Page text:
I took a different approach to Unleash than my normal focus at events – instead of making lots of notes, to  reflect on later and blog from, I tweeted throughout most sessions (each session a different Twitter thread) with a view to save links to the tweets here with a few reflective notes.  All slides from the event are here.

Looking back at the tweets I’ve realised I didn’t stick to my own approach of adding comments in [square brackets] or after >>> marks.  Anyways, hopefully they were some use for the twitterverse and in capturing key points from what, in the most part, were pretty quick fire 20 minute presentations.

The day after Unleash I needed to update a paper that I last updated in April 2017.  My main point in that paper last year was that someone needed to decide on the Digital Employee Experience and what that might look like.  If I take the call of the conference, to be “unleashed”, then deciding and implementing that experience is an action for me…

Day 1

Opening and other MC/intro duties

A tough gig for the always excellent Deborah Frances-White – trying to get a crowd going after long registration and cloak room waiting on day one.  I for one, sans coffee, was far from in the mindset I think the organisers were going for with the very loud, movie trailer start (“Let’s make a better place to work and live…unleash your people”.  As MC for the keynotes DFW mixed some new (to me) content and some of what I have seen used before – for example at LearningPool’16.  I did like the call to “presume inclusion” – i.e. dont wait to be invited or asked to do something, be like a kid at kindergarten: introduce yourself and get involved.

Opening keynote: How do you DISRUPT and Change the World of Work?

Lots of naughty words and pretty controversial ideas from Jonas Kjellberg.

By his own admission people are quick to want to get rid of him but he’s clearly a disruptor who has had a lot of hits (like iCloud and Skype) and misses.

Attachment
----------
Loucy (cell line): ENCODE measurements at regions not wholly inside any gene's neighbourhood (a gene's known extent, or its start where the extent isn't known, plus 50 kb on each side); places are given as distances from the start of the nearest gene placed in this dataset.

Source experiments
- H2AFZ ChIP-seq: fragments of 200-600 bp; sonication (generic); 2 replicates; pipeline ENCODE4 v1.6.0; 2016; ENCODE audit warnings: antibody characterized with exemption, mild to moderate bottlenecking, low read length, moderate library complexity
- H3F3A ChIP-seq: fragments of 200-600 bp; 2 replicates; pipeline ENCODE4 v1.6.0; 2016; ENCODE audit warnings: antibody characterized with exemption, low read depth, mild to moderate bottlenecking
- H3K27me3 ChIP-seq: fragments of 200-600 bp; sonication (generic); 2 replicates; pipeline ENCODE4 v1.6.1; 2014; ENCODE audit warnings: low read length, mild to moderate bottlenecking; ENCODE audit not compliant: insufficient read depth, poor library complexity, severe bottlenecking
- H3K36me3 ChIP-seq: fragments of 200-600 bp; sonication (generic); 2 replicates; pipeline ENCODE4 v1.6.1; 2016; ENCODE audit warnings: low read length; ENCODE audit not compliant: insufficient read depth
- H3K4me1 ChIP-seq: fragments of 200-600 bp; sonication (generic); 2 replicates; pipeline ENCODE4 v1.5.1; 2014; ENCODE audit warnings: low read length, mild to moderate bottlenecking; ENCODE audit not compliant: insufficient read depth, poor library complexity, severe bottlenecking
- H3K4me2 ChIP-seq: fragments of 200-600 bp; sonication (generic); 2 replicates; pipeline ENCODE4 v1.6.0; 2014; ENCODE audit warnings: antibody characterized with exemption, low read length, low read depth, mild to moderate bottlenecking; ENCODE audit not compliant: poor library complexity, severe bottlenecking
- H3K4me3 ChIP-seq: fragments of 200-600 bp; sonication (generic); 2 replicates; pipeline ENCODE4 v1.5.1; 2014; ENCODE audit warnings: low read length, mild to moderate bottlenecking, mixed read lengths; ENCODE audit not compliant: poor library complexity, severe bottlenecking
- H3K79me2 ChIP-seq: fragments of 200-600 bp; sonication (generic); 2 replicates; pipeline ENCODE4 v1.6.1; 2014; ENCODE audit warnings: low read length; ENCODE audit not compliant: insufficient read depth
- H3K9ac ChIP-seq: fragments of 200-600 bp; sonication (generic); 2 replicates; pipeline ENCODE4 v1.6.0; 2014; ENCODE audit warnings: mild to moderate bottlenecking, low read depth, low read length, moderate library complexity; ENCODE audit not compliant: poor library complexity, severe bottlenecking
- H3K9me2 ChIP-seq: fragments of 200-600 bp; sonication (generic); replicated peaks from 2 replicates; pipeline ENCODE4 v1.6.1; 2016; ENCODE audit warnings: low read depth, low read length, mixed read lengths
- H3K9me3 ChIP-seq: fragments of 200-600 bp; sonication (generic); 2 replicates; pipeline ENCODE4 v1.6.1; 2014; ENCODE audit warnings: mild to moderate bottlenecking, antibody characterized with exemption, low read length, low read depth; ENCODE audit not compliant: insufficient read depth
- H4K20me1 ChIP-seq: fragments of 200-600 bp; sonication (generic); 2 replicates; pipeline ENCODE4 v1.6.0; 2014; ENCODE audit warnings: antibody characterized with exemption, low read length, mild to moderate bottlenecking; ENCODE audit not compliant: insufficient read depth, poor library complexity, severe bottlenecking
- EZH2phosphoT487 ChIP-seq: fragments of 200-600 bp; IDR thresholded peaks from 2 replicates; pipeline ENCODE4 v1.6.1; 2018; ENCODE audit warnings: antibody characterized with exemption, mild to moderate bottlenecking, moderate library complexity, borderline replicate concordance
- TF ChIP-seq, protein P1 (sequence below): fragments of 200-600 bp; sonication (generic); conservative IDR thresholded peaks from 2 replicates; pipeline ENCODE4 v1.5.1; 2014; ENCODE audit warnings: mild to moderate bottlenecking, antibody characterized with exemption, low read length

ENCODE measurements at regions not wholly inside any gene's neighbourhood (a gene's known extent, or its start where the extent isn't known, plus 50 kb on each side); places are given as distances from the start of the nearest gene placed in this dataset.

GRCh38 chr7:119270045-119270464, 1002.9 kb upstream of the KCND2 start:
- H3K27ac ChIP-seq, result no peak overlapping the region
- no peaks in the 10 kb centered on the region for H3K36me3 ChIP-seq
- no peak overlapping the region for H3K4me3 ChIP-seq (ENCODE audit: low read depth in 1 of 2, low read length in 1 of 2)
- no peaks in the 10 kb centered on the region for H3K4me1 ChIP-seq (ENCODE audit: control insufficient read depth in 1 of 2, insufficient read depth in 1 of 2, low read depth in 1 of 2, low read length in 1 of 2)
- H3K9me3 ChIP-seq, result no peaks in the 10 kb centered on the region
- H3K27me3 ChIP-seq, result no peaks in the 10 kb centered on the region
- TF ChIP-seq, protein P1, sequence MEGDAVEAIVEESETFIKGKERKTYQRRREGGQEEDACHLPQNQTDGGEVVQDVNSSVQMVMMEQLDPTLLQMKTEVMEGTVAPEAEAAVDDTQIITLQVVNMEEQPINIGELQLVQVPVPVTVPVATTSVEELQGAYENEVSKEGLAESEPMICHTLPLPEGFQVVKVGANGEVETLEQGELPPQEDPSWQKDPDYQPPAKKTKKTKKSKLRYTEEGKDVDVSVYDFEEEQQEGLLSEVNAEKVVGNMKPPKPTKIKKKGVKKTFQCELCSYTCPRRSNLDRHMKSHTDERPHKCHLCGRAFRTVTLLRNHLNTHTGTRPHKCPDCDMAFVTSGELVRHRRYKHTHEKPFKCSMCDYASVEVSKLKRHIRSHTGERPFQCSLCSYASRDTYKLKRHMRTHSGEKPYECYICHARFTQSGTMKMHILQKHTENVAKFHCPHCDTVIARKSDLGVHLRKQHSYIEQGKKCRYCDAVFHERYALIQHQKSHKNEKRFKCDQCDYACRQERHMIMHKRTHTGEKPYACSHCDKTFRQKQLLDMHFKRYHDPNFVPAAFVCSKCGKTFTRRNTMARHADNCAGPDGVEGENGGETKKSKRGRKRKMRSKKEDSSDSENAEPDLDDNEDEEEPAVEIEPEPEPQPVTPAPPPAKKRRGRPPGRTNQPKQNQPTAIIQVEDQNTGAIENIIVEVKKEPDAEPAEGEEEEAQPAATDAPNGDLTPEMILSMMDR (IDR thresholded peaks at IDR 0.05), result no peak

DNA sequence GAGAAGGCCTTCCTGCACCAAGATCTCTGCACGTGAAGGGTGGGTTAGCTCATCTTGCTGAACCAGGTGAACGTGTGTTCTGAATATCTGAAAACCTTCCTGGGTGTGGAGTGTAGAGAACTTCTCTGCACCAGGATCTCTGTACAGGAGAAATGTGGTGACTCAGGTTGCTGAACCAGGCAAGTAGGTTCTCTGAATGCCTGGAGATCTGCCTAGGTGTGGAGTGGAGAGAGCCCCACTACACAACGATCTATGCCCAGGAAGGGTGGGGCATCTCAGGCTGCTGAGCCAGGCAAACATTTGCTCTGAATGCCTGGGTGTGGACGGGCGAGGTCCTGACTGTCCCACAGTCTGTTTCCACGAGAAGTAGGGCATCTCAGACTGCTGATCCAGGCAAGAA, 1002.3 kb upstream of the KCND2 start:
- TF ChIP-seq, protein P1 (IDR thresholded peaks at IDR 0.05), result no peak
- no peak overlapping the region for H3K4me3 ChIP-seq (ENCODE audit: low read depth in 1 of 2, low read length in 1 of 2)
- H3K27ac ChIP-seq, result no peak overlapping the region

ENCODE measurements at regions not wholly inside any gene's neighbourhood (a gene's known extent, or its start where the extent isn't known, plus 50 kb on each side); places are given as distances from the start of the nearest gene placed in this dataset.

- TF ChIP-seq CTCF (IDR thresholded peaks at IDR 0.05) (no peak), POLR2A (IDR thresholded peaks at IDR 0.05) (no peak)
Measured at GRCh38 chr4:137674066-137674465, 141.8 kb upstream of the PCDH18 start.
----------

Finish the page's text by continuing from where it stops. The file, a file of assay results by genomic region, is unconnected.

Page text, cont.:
As I tweeted (outside of the above thread) I did love the beaver – i.e. reward people for being willing to take the chainsaw to old ways of doing things:

As a way of signifying the disruptive mentality of this role I might well have to have a look at the ‘Gear Up’ book’s approach too:

Gear_Up.PNG

Future of Learning: PA Consulting

Pretty broad content here, which was perhaps deliberate in opening the learning stream (one room) of the conference.  Nothing too earth shattering or revolutionary but a fair summary of current thinking.

I did like the concept of the course > resource > guidance > automation paradigm to explain how automation can fit in:

“Best Practice Evaluation and Transfer of Learning” project at Icon PLC.

A decent example of showing a fairly traditional blended leadership programme could be evaluated.

“Build an Employer Brand in 100 days”

Really energetic presentation this one – I always like when consultants, rather than selling directly, give up some ‘secrets’ from their methodologies – definitely one where the slides are worth picking up.

“Assessing future leaders digitally at Royal Bank of Canada”

Moving from standard psychometric testing in graduate recruitment to a more bespoke assessment.  Overall, sounded good and potential to move it away from the focus on graduate centric approaches to existing staff.  Makes me wonder again what the best way of judging potential is for internal candidates to our own programmes/talent management.

“Empathy in Action”

On reflection, a more challenging session, focusing on the need for workplaces to be more empathetic.  Whilst it’s difficult to argue people should be more empathetic I’d also be tempted that it’s not something that is naturally energising to everyone – as Strengthscope states empathy is a strength where:

“You readily identify with other people’s situations and can see things clearly from their perspective”.

Brexit as an Opportunity for Business

A quick run through of Brexit history, current situation and possible solutions.  As always with this topic there were some things you could agree with and other bits where that was less the case.  Overall it really just highlighted that many things are still up in the air and that overall, from a country-wide workforce perspective, things really have not been managed very well at all.  For a session that was supposed to be the ‘opportunity’ from Brexit it was pretty depressing.

Brexit and GDPR started day two so I skipped for time on the trade show floor although that then did mean lunch on day two dragged a bit.

Day 2

Lloyd’s of London’s “Bigger than the business”

Good example of corporate L&D team offering services to the ‘extended enterprise’ and becoming a profit centre as a result.